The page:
The weekend of September 29-30, we worked a couple of hours of the CQ WW RTTY contest. Due to some poor luck we lost both our 80 m  and 160 m dipoles over the summer, so we decided that we would just work casually during the day. Due to the new regulation (which allows an unlicensed operator to work contacts – if supervised by a licensee) we also wanted to use the opportunity to familiarize some of our new members with RTTY and other digital modes.

LA3WUA attempting to set up for SO2V. Credit: LA9SSA

Another goal was to get a proper setup going, so that we might gain some experience on how to improve our chances in future RTTY contests. We decided to run in the Multi-Single category, with one station working as Run and another working Mult. The Run station was composed of our Flex-6500 and Maestro front panel paired with the Acom 1000 amp. Over the weekend we learned that the Flex is an amazing radio for working RTTY. The panadapter allows you to see all signals that you are able to work, making it superb at both RIT work and interleaving Single Operator 2 VFO (SO2V) QSOs using a second or even third/fourth slice receiver (slice is FlexRadios nomenclature for their parallel receiver).  On the software side the Flex is a little tedious to set up for RTTY, but once you get the hang of it is a very strong tool.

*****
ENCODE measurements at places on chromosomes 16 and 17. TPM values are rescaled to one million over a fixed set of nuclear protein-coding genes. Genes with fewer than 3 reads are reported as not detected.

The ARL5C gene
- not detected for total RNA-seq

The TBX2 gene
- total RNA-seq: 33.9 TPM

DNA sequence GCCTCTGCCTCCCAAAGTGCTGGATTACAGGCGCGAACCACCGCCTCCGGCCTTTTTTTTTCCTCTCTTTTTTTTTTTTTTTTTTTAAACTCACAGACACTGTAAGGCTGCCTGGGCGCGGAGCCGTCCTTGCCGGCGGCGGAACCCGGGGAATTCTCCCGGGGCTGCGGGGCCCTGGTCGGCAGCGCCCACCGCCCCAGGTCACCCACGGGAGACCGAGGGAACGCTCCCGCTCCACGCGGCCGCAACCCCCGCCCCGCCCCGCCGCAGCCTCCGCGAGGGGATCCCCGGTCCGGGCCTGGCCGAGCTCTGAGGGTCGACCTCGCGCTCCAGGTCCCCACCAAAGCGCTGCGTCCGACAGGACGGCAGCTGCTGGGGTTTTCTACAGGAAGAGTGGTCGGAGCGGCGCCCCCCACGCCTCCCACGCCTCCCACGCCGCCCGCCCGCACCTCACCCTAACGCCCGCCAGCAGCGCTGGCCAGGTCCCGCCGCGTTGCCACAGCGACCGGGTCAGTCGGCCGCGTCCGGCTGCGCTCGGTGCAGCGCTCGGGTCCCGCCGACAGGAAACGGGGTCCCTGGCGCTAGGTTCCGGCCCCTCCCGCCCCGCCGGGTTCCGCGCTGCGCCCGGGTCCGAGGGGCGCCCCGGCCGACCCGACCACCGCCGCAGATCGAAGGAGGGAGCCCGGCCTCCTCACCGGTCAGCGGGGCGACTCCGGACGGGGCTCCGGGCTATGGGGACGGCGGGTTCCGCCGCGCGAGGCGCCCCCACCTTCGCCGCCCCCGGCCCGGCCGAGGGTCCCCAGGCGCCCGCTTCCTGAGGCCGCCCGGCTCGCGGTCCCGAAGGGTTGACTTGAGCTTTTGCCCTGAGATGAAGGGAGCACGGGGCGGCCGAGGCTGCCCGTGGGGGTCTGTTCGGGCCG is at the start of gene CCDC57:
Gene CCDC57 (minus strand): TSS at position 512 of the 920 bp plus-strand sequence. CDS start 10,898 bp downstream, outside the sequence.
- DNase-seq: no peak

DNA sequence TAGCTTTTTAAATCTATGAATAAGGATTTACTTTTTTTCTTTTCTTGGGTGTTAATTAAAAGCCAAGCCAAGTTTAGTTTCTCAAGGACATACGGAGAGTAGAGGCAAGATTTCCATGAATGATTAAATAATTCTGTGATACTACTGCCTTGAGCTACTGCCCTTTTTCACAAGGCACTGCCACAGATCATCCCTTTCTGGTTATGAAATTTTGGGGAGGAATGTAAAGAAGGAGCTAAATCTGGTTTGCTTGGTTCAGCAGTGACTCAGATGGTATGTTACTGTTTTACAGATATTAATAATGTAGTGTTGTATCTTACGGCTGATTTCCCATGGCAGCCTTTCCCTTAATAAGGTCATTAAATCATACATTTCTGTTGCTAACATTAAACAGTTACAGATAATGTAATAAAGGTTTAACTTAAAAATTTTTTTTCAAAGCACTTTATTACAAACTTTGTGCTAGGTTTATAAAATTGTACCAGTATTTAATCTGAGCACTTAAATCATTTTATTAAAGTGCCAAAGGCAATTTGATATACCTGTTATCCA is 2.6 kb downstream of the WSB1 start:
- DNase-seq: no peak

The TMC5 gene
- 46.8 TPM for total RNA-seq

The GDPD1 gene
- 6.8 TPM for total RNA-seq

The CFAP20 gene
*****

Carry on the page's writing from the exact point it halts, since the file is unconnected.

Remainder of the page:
For rig number two, we used IC-756 Pro III and a Digikeyer for setting up the RTTY. We didn’t work all that many QSOs using station two, but it was nice to have something to fiddle with while assisting new members on the Run station.

DXCCs worked are marked in orange.

We worked mostly on 20 m, part of it was because the conditions were best there. Another motivation was that there were preparations for a Saturday concert in Klubben, which we did not want to interfere with. Openings towards Europe, Asia and America were all good, but we didn’t get to work Oceania and the Antarctica this time. We worked a lot of DX on 20 m and 15 m, actually only DX on 15 m, and a few European contacts on 40 m.

Our QSOs were distributed mostly between 11-18 (local time) during the duration of the contest:

RTTY contests are often characterized by high QSO rates. To get a better view of how we did in the periods we worked, we calculated the number of QSOs per hour at every point in time.

We also divided it into the operators contributing to the overall rate, which is a nice visualizer for the the activity throughout the contest.

The rates were a bit slow this time, but we were only working casually after all. LB5DH was the rate winner, with a rate to close to 60 QSOs per hour in the start of the contest.

During the periods we worked, the conditions were quite good, but we still had some trouble meeting a satisfactory rate. This was partly because we took our time, and tried to introduce some new members to working RTTY, but much of it was also because of weaknesses in our setup. One thing that we learned was that next time we will use more than one RTTY decoder per slice. We used MMTTY this time, and it is a good tool, but when decoding weak signals you need all the help you can get. We wasted a lot of time when weak stations started calling, spending three to four cycles to complete one exchange. This could be better if we combined more decoders in parallel to give us better chances of decoding all we need in a single cycle.  Another thing to improve our rate is to get better at interleaving SO2V QSOs.

In the end we had a lot of fun, learned something new, and ended up with a total of 400 QSOs from 45 different DXCC entities. Thanks to Jenny, LB2AI, LB5DH, LB5QG and LB1MH for their time during the RTTY weekend.